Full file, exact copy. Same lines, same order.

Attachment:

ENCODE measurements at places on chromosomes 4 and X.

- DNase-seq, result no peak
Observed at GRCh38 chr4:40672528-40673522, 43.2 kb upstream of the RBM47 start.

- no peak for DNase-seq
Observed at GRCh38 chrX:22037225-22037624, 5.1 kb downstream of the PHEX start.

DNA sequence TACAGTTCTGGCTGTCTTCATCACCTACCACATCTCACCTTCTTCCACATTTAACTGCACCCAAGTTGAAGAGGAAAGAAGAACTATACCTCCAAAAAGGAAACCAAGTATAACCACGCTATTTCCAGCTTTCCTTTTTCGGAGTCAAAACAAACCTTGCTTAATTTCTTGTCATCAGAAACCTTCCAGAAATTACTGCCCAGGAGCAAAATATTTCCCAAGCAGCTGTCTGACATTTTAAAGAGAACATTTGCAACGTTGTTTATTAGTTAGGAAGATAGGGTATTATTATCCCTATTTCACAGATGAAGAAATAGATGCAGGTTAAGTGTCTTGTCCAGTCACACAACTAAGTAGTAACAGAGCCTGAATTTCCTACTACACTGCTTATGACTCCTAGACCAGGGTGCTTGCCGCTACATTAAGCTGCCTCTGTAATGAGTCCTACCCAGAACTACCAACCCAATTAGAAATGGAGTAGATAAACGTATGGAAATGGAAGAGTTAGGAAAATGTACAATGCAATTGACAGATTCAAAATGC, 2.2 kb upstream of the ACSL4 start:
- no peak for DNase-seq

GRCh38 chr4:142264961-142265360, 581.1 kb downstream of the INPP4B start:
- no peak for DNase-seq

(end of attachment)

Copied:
ENCODE measurements at places on chromosomes 4 and X.

- DNase-seq, result no peak
Observed at GRCh38 chr4:40672528-40673522, 43.2 kb upstream of the RBM47 start.

- no peak for DNase-seq
Observed at GRCh38 chrX:22037225-22037624, 5.1 kb downstream of the PHEX start.

DNA sequence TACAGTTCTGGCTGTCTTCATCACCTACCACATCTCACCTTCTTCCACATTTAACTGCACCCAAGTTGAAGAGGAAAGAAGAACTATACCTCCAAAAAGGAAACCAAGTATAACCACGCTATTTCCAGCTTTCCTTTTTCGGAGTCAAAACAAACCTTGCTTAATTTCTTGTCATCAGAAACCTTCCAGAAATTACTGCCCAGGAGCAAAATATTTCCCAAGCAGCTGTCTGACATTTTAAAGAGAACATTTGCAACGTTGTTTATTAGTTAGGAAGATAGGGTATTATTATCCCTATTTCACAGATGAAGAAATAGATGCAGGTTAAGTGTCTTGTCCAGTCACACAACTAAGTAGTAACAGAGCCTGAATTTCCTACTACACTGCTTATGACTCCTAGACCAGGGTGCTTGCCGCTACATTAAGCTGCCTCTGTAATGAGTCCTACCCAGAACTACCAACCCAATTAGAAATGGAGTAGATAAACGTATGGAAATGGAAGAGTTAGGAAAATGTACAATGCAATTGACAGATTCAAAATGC, 2.2 kb upstream of the ACSL4 start:
- no peak for DNase-seq

GRCh38 chr4:142264961-142265360, 581.1 kb downstream of the INPP4B start:
- no peak for DNase-seq